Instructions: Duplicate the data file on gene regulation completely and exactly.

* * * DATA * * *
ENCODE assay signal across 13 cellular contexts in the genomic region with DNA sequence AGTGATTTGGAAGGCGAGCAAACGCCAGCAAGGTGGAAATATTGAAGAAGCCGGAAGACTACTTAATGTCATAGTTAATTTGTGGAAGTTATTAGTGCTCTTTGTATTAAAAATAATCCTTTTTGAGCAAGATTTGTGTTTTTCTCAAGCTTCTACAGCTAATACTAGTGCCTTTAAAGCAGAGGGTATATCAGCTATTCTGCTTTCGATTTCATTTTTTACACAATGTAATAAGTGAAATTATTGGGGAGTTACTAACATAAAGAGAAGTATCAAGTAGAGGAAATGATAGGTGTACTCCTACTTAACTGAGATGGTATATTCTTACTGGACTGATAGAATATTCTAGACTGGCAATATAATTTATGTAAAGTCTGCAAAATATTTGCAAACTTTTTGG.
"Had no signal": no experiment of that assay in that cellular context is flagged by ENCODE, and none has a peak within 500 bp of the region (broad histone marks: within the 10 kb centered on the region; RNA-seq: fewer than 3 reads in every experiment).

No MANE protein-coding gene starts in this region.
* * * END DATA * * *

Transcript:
ENCODE assay signal across 13 cellular contexts in the genomic region with DNA sequence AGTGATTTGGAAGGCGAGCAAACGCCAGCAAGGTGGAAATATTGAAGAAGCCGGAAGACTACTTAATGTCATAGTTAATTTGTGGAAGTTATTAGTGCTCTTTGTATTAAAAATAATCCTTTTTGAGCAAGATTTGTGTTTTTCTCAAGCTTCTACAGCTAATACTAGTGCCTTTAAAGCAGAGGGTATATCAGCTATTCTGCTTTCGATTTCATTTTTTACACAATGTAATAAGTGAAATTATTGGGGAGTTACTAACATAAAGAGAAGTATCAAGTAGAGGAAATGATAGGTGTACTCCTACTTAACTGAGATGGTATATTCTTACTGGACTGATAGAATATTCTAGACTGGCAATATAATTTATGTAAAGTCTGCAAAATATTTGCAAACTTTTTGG.
"Had no signal": no experiment of that assay in that cellular context is flagged by ENCODE, and none has a peak within 500 bp of the region (broad histone marks: within the 10 kb centered on the region; RNA-seq: fewer than 3 reads in every experiment).

No MANE protein-coding gene starts in this region.